It is true that the Pope, immediately after the discovery of America, issued a bull, by which the kings of Spain were authorized to conquer and subdue all the inhabitants of the new world, and bring them into the pale of the Catholic church. About a hundred years afterwards, Queen Elizabeth, much in the spirit of popery, issued a proclamation, by which she directed her subjects to subdue the Pagans of this continent. But the people of Georgia will not build upon either of these foundations. None of the Protestant colonists professed to act upon such principles; and the first settlers from England, as a general thing, if not universally, obtained of the natives, by treaty, the privilege of commencing their settlements. Whenever they afterwards got possession of lands by conquest, they did so in consequence of what they considered to be unprovoked wars, to which the Indians were instigated, either by their own fears and jealousies, or by the intrigues of European nations. It is undeniable, that the English colonists, as a body, and for a hundred and fifty years, disavowed, in principle and practice, the doctrine that the aborigines might be driven from their lands because they were an uncivilized people, or because the whites were more powerful than they. I have not been able to find an assembly of legislators, anterior to December 1827, laying down the broad principle, that, in this case, power becomes right; a memorable declaration, which was made by the legislature of Georgia, in one of the paroxysms of the present controversy.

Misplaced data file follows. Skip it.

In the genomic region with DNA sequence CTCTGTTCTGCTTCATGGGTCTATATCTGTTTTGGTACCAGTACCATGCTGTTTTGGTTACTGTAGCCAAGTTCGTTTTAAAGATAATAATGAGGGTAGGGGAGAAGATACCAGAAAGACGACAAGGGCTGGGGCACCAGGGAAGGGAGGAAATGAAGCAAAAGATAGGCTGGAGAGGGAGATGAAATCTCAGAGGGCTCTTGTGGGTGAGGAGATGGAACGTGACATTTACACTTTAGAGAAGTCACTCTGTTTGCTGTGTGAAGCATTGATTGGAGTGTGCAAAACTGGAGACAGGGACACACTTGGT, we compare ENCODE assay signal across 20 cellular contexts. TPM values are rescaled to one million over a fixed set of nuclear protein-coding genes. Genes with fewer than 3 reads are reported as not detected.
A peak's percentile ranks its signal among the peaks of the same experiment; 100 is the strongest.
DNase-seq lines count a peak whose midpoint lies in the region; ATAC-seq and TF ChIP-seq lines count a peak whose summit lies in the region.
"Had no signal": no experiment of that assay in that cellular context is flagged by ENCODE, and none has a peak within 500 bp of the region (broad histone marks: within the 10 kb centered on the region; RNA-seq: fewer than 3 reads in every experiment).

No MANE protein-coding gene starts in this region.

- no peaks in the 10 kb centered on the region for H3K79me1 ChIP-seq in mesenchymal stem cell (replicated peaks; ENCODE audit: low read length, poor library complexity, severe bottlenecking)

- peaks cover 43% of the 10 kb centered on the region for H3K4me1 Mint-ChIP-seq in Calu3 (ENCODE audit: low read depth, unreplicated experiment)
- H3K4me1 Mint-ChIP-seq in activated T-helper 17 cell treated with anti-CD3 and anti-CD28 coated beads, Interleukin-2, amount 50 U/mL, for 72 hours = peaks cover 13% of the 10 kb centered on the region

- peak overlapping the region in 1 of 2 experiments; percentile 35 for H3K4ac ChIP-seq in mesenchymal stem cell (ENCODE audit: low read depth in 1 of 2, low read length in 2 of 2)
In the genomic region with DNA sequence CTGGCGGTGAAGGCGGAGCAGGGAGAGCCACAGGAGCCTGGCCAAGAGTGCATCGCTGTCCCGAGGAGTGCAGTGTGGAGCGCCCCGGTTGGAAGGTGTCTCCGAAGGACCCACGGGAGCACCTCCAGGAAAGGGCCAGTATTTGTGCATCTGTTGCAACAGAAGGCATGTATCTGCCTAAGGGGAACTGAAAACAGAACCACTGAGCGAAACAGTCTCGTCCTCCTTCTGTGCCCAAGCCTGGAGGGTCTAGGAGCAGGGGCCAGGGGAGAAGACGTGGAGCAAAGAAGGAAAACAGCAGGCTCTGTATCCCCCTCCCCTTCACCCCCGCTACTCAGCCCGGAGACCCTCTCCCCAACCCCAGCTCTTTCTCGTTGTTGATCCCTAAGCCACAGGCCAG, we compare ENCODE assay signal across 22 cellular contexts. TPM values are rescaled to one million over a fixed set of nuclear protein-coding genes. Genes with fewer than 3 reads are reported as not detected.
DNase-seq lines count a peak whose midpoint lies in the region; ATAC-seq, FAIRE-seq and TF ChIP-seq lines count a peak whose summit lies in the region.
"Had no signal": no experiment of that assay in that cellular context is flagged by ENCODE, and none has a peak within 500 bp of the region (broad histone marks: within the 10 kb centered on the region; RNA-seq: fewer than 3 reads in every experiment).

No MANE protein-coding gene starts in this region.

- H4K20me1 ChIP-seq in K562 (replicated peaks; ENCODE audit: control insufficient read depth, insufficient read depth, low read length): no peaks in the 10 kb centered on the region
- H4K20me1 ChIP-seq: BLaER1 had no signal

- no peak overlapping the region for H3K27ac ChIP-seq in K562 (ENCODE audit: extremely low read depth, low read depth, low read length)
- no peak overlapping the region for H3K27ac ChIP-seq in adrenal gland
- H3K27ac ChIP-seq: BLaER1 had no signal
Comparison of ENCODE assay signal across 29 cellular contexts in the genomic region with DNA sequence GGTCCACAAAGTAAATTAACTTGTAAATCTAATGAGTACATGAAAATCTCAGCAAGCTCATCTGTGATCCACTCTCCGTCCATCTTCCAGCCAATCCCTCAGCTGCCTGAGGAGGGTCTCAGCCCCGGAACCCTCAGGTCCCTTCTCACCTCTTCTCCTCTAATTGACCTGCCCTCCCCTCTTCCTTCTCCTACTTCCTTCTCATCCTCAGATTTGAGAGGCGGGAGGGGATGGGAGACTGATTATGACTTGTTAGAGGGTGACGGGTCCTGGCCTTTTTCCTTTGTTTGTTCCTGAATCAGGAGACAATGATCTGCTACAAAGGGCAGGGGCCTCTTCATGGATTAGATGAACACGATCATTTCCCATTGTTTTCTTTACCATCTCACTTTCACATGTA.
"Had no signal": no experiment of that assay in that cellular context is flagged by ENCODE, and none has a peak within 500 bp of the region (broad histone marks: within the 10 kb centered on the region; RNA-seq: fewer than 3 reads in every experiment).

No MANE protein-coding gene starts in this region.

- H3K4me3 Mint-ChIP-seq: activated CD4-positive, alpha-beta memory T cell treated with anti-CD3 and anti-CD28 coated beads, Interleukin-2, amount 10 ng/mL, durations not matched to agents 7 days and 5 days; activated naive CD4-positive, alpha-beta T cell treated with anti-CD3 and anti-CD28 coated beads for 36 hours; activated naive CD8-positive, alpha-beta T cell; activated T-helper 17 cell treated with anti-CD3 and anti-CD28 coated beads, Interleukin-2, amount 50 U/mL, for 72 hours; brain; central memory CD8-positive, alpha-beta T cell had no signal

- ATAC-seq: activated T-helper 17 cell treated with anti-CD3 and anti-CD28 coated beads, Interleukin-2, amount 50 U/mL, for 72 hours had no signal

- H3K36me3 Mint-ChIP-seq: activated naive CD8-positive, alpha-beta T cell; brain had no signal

Let it be fixed in the mind, then, that the charters of British kings, however expressed, or whatever might seem to be implied in them, could not divest the Indians of their rights.